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The Inuit used stars to navigate at sea and landmarks to navigate on land; they possessed a comprehensive native system of toponymy.

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Also, Greenland Inuit created Ammassalik wooden maps, which are tactile devices that represent the coast line.

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The Inuit generally favored, and tried to breed, the most striking and handsome of dogs, especially ones with bright eyes and a healthy coat.

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The Inuit would perform rituals over the newborn pup to give it favorable qualities; the legs were pulled to make them grow strong and the nose was poked with a pin to enhance the sense of smell.

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Inuit industry relied almost exclusively on animal hides, driftwood, and bones, although some tools were made out of worked stones, particularly the readily worked soapstone.

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Inuit used the Cape York Meteorite as a primary resource of Iron, using a technique called cold forging, which consisted in slicing a piece of the meteorite and giving it shape by smashing it with rocks until getting the desired shape, for example tools for fishing.

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Division of labor in traditional Inuit society had a strong gender component, but it was not absolute.

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Inuit were hunter–gatherers, and have been referred to as nomadic.

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Virtually all Inuit cultures have oral traditions of raids by other indigenous peoples, including fellow Inuit, and of taking vengeance on them in return, such as the Bloody Falls massacre.

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However, evidence shows that Inuit cultures had quite accurate methods of teaching historical accounts to each new generation.

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In 1996, Dene and Inuit representatives participated in a healing ceremony to reconcile the centuries-old grievances.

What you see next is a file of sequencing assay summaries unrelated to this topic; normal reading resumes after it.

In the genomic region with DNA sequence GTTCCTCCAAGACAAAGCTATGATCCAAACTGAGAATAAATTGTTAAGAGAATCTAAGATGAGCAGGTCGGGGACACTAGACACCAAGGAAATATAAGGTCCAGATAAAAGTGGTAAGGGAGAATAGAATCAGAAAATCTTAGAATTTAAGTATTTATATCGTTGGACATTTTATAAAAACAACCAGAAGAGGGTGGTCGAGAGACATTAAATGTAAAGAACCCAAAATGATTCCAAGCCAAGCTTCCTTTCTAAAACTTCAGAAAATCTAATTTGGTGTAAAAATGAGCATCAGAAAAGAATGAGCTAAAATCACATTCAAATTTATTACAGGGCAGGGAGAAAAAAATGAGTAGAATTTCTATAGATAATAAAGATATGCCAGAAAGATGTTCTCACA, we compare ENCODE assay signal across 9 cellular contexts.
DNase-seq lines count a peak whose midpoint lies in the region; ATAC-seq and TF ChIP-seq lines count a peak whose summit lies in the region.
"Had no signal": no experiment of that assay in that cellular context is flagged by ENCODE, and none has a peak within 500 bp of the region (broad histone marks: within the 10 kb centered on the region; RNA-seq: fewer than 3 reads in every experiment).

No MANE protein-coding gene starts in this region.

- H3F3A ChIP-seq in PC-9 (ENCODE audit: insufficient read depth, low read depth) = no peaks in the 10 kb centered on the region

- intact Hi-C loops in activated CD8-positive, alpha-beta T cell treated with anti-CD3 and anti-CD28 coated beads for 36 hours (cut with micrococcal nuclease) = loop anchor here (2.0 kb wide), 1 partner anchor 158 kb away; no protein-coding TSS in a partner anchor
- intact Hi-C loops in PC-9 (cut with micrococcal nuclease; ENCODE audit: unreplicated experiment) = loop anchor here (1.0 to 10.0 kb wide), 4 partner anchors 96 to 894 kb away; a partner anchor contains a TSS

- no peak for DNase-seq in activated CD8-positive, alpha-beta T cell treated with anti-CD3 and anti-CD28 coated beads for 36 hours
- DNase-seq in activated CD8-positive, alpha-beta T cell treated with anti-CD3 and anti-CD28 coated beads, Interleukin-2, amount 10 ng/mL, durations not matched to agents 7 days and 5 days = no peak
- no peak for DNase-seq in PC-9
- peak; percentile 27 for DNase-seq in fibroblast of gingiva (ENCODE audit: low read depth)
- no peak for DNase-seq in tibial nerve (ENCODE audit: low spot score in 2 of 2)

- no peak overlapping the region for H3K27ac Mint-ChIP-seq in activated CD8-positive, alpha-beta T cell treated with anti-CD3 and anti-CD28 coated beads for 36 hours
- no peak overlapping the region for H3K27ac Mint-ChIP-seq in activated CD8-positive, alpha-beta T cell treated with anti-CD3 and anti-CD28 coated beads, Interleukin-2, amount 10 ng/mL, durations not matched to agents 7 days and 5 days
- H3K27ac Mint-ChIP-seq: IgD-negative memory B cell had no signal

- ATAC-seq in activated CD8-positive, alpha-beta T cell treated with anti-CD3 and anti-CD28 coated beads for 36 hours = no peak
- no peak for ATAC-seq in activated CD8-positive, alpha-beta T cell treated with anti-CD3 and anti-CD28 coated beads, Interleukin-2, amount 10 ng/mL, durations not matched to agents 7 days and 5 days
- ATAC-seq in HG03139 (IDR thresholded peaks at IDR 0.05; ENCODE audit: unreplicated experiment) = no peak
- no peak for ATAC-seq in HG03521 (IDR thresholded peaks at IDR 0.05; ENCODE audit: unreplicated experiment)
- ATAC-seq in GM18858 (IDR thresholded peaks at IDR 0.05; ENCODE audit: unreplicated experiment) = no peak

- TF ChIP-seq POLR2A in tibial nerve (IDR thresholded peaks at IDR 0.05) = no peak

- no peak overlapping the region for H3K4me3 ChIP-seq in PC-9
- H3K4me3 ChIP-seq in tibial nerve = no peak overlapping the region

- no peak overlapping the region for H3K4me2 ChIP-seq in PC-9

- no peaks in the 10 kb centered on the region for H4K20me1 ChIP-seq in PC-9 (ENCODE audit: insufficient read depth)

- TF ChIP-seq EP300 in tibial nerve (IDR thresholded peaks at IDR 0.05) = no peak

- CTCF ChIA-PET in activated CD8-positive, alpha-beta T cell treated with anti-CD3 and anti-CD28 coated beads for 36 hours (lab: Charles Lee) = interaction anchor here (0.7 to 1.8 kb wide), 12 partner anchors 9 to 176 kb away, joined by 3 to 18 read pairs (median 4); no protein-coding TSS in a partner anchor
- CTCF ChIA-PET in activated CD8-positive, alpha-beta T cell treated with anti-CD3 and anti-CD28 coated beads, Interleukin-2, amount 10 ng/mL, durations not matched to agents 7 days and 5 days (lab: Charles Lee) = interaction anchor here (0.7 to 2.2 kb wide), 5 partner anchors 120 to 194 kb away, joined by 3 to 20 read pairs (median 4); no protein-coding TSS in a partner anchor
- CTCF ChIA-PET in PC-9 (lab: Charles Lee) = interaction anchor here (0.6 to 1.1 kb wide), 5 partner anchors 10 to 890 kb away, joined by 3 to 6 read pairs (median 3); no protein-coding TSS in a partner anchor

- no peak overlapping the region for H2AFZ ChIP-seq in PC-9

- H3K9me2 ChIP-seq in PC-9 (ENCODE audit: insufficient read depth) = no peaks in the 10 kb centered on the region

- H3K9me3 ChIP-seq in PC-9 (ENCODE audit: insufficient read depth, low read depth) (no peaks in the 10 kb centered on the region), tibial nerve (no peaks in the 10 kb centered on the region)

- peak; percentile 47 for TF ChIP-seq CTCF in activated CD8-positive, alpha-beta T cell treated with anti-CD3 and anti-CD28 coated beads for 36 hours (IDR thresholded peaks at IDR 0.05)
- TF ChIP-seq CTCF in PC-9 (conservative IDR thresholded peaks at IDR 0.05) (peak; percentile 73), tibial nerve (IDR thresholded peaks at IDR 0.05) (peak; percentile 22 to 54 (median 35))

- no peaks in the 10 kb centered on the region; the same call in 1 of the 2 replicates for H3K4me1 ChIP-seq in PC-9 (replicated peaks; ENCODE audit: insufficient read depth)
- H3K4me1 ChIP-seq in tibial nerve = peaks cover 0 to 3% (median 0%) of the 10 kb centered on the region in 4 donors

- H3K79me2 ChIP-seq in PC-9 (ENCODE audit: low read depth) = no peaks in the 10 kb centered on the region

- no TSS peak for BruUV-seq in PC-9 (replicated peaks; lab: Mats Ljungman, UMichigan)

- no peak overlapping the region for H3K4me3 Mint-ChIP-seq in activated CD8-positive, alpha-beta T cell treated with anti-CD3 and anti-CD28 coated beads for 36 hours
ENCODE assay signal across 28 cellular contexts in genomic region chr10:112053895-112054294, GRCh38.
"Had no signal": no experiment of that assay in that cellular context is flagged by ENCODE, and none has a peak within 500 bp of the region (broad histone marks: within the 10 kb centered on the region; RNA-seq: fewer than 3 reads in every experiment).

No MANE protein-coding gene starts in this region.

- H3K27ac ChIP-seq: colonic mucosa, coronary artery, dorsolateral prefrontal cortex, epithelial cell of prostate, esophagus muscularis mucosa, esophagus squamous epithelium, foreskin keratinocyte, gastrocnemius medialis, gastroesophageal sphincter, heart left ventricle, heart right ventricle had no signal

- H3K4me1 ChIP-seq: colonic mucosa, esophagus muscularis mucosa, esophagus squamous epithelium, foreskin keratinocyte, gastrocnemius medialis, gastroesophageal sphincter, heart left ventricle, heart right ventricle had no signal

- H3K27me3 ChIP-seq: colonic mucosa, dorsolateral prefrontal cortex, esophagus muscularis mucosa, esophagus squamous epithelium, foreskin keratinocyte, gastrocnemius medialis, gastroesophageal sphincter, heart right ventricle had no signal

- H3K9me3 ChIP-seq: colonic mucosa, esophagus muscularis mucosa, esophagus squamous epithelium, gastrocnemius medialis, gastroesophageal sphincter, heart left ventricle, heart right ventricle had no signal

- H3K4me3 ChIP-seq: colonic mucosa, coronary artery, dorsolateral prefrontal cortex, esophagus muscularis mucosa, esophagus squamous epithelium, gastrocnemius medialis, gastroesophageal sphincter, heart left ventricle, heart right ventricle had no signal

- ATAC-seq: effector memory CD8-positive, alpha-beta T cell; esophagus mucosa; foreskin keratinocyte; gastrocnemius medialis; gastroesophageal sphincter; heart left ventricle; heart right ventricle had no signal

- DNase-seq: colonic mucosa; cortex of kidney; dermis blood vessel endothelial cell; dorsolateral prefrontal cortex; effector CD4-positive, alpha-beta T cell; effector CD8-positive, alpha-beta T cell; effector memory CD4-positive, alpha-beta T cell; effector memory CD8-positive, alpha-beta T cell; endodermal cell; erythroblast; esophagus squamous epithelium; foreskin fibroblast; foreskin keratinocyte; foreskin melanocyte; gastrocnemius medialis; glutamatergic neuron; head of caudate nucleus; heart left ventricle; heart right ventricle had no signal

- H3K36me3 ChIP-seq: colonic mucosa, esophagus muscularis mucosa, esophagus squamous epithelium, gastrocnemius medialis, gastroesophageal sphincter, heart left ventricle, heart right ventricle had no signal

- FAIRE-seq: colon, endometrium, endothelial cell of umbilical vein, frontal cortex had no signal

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Inuit'storic accounts of violence against outsiders make it clear that there was a history of hostile contact within the Inuit cultures and with other cultures.

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Justice within Inuit culture was moderated by the form of governance that gave significant power to the elders.

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Pervasive European myth about Inuit is that they killed elderly and "unproductive people", but this is not generally true.

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Anthropologists believed that Inuit cultures routinely killed children born with physical defects because of the demands of the extreme climate.

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Inuit's was the best preserved body ever recovered in Alaska, and radiocarbon dating of grave goods and of a strand of her hair all place her back to about 1200 CE.

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The Inuit believed that the causes of the disease were of a spiritual origin.

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Environment in which the Inuit lived inspired a mythology filled with adventure tales of whale and walrus hunts.

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Some Inuit looked into the aurora borealis, or northern lights, to find images of their family and friends dancing in the next life.

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However, some Inuit believed that the lights were more sinister and if you whistled at them, they would come down and cut off your head.

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Inuit practiced a form of shamanism based on animist principles.

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The angakkuq of a community of Inuit was not the leader, but rather a sort of healer and psychotherapist, who tended wounds and offered advice, as well as invoking the spirits to assist people in their lives.

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Inuit religion was closely tied to a system of rituals integrated into the daily life of the people.

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Harshness and unpredictability of life in the Arctic ensured that Inuit lived with concern for the uncontrollable, where a streak of bad luck could destroy an entire community.

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The Inuit understood that they had to work in harmony with supernatural powers to provide the necessities of day-to-day life.

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Inuvialuit are western Canadian Inuit who remained in the Northwest Territories when Nunavut split off.

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The evidence suggested that the Inuit descend from the Birnirk of Siberia, who through the Thule culture expanded into northern Canada and Greenland, where they genetically and culturally completely replaced the indigenous Dorset people some time after 1300 AD.

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Inuit culture is alive and vibrant today in spite of the negative impacts of recent history.